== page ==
I have an opportunity to purchase a TO-30 which checks out fine except for the following: The 3 point hitch control lever is frozen in the straight up position, and the arms can be moved up or down manually. The control lever will not move. I Loosened the control lever retaining nut – no change. The PTO seems to work fine. I have looked at the schematics for the unit, but can’t quite see how everything. works together to raise the arms. Something is binding, bent, broken or worn in the linkage? I Need a tractor now to start plowing with and will pass on this one, but would appreciate any thoughts that you may have? April 22, 2015.
It’s very possible the problem is just a stuck lever. The lever is connected to a rod that has an offset or eccentric on the end. The offset or eccentric pushes against the fork linkage that is connected to the control spring plunger at the top and the hydraulic control valve at the bottom. The offset or eccentric on the aforementioned rod acts like a moving fulcrum.
If the tractor sits outside for an extended period and the lift lever is not moved, the lever can stick. You can remove the lift lever assembly by removing the 4 bolts that hold the quadrant assembly in place. You can then withdraw and remove the assembly, There is a hole in the quadrant assembly where the shaft passes through the bracket. Putting penetrating oil in the hole should help free it. You can also use some gentle heat but be careful because the hub where the left lever is bolted to the shaft is an aluminum alloy and will melt if you apply too much heat, Once the shaft/assembly is free you will have readjust it after it is installed.
This is an easy adjustment to make so don’t panic. The adjustment is shown in the operator’s manual and shop manual.
I can send you the information if you need it. There is also a friction washer between the hub where the lever is attached and the 4 hole bracket. This original friction washer on many of these tractors was made out of rubber. The rubber can harden or stick to its mating surfaces which also causes the lever to stick. Silicone spray lubricant will usually free up the rubber disc. A cork friction disc was also used and is now the common replacement. Adjust the castle nut to put just enough tension on the spring to hold the lever in position yet allow it to be moved easily.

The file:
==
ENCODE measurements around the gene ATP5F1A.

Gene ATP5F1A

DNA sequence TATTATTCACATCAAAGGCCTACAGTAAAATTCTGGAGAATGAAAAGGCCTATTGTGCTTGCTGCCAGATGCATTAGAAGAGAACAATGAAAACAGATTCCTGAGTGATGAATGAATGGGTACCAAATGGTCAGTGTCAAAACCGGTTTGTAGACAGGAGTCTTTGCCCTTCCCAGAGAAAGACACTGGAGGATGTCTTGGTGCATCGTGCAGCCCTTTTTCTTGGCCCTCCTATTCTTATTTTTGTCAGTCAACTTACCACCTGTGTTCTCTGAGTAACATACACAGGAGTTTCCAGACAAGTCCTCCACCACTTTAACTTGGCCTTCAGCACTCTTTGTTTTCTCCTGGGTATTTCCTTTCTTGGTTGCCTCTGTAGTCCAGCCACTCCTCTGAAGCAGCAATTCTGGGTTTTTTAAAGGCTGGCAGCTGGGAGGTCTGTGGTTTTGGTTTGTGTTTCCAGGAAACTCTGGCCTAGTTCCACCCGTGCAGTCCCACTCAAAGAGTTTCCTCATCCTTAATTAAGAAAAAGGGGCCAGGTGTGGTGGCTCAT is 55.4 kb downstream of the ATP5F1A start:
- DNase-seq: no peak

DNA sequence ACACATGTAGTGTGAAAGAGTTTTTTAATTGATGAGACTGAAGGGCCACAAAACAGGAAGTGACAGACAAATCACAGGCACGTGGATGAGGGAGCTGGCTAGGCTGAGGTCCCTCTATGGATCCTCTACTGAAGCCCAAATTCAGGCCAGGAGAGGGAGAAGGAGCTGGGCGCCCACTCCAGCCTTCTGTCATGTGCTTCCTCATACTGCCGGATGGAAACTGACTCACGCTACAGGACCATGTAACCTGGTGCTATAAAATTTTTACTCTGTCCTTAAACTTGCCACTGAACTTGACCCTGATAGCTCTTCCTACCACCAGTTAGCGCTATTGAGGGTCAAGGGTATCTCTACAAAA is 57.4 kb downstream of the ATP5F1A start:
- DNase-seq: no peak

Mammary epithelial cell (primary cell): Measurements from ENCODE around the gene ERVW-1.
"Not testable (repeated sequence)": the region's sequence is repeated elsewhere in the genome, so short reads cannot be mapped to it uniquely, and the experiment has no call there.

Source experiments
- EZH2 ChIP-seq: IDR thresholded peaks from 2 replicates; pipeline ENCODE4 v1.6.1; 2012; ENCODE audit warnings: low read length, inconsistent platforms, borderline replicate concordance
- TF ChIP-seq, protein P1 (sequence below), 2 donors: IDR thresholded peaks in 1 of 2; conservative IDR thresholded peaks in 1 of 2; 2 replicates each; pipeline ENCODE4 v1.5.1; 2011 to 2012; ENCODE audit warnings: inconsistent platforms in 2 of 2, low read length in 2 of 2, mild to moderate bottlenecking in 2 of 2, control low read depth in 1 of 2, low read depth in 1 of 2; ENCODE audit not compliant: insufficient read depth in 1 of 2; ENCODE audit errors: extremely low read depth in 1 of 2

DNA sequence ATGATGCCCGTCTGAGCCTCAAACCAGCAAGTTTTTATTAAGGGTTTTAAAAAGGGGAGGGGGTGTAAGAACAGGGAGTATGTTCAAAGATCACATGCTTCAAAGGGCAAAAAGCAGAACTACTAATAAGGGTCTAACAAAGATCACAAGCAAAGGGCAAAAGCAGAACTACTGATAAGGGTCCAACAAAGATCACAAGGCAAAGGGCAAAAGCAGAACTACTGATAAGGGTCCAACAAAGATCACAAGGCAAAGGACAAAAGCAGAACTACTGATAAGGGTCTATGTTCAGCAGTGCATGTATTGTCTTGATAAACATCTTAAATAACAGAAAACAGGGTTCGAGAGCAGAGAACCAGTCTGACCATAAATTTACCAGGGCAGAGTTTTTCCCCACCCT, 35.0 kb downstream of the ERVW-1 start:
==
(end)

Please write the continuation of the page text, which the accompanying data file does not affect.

The hub can be removed but it usually stuck to the shaft and requires a lot of patience and penetrating oil to remove. These hubs often break when attempts are made to remove them but after-market replacements are readily available.
There is a key in the shaft to keep the hub in position but once the hub and key are removed, the shaft can be pushed out of the 4 hole bracket. To make sure the rest of the internal linkage, the fork assembly, is working properly, remove the side cover where the dipstick for the transmission/rear axle is located. You should be able to move the fork assembly back and forth.
The entire system is relatively simple to service and usually does not require service unless the fork becomes disconnected from the “dog bone” link attached to the control valve. The disconnecting problem was eliminated on TO-30 models when an aluminum spacer block was added to keep the legs of the fork from spreading apart.